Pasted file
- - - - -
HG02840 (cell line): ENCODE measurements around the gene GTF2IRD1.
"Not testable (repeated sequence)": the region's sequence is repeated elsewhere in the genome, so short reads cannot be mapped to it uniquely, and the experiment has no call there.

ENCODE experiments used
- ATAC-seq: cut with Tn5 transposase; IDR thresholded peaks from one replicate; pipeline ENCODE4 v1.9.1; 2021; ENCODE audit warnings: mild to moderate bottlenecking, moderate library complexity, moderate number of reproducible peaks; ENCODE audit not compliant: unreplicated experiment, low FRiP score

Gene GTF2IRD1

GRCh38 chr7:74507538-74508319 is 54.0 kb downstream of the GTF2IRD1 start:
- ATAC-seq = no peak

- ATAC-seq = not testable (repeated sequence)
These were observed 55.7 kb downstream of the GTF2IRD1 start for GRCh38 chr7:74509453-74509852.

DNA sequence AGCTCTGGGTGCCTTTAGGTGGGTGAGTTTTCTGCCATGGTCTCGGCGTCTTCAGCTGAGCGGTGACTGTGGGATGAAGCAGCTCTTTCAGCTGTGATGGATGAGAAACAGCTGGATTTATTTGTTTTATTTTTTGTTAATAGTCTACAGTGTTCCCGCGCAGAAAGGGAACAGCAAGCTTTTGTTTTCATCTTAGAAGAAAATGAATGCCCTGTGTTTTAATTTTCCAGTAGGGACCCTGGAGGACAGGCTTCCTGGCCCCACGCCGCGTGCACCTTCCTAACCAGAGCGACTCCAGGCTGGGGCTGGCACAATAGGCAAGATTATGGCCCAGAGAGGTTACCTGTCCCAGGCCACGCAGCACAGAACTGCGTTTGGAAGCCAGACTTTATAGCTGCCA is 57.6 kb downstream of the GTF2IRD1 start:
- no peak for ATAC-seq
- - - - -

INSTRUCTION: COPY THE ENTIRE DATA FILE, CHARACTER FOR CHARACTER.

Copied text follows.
HG02840 (cell line): ENCODE measurements around the gene GTF2IRD1.
"Not testable (repeated sequence)": the region's sequence is repeated elsewhere in the genome, so short reads cannot be mapped to it uniquely, and the experiment has no call there.

ENCODE experiments used
- ATAC-seq: cut with Tn5 transposase; IDR thresholded peaks from one replicate; pipeline ENCODE4 v1.9.1; 2021; ENCODE audit warnings: mild to moderate bottlenecking, moderate library complexity, moderate number of reproducible peaks; ENCODE audit not compliant: unreplicated experiment, low FRiP score

Gene GTF2IRD1

GRCh38 chr7:74507538-74508319 is 54.0 kb downstream of the GTF2IRD1 start:
- ATAC-seq = no peak

- ATAC-seq = not testable (repeated sequence)
These were observed 55.7 kb downstream of the GTF2IRD1 start for GRCh38 chr7:74509453-74509852.

DNA sequence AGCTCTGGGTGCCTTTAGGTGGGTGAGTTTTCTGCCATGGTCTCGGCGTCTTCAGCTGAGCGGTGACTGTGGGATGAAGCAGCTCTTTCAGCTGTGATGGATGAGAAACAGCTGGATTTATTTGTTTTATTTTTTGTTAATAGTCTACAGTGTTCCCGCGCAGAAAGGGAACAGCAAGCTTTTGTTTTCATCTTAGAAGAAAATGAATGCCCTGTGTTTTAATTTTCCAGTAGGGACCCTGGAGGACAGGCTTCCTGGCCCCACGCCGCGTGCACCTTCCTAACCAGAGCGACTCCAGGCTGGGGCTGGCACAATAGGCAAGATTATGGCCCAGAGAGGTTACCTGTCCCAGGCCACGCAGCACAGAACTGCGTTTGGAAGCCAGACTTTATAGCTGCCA is 57.6 kb downstream of the GTF2IRD1 start:
- no peak for ATAC-seq